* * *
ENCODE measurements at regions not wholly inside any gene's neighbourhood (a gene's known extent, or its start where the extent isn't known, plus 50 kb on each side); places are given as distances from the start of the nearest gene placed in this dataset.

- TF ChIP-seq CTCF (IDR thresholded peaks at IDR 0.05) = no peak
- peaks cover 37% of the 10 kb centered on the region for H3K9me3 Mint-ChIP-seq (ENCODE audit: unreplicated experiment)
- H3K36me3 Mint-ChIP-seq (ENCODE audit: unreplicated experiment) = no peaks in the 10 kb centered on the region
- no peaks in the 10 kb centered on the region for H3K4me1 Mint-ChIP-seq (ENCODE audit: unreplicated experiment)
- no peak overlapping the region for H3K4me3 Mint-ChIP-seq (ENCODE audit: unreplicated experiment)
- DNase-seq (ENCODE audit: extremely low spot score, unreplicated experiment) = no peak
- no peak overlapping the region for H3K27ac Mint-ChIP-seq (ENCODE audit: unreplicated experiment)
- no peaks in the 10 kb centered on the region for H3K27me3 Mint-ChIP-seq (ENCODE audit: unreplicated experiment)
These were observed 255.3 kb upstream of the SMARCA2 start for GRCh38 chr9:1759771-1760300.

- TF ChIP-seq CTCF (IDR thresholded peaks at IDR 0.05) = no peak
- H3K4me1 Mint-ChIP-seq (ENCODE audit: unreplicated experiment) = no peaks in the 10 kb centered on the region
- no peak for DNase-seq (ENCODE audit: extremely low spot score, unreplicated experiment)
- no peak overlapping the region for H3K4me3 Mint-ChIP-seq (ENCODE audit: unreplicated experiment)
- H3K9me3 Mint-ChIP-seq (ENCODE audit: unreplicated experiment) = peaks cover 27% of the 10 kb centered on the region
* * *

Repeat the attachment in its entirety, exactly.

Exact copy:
ENCODE measurements at regions not wholly inside any gene's neighbourhood (a gene's known extent, or its start where the extent isn't known, plus 50 kb on each side); places are given as distances from the start of the nearest gene placed in this dataset.

- TF ChIP-seq CTCF (IDR thresholded peaks at IDR 0.05) = no peak
- peaks cover 37% of the 10 kb centered on the region for H3K9me3 Mint-ChIP-seq (ENCODE audit: unreplicated experiment)
- H3K36me3 Mint-ChIP-seq (ENCODE audit: unreplicated experiment) = no peaks in the 10 kb centered on the region
- no peaks in the 10 kb centered on the region for H3K4me1 Mint-ChIP-seq (ENCODE audit: unreplicated experiment)
- no peak overlapping the region for H3K4me3 Mint-ChIP-seq (ENCODE audit: unreplicated experiment)
- DNase-seq (ENCODE audit: extremely low spot score, unreplicated experiment) = no peak
- no peak overlapping the region for H3K27ac Mint-ChIP-seq (ENCODE audit: unreplicated experiment)
- no peaks in the 10 kb centered on the region for H3K27me3 Mint-ChIP-seq (ENCODE audit: unreplicated experiment)
These were observed 255.3 kb upstream of the SMARCA2 start for GRCh38 chr9:1759771-1760300.

- TF ChIP-seq CTCF (IDR thresholded peaks at IDR 0.05) = no peak
- H3K4me1 Mint-ChIP-seq (ENCODE audit: unreplicated experiment) = no peaks in the 10 kb centered on the region
- no peak for DNase-seq (ENCODE audit: extremely low spot score, unreplicated experiment)
- no peak overlapping the region for H3K4me3 Mint-ChIP-seq (ENCODE audit: unreplicated experiment)
- H3K9me3 Mint-ChIP-seq (ENCODE audit: unreplicated experiment) = peaks cover 27% of the 10 kb centered on the region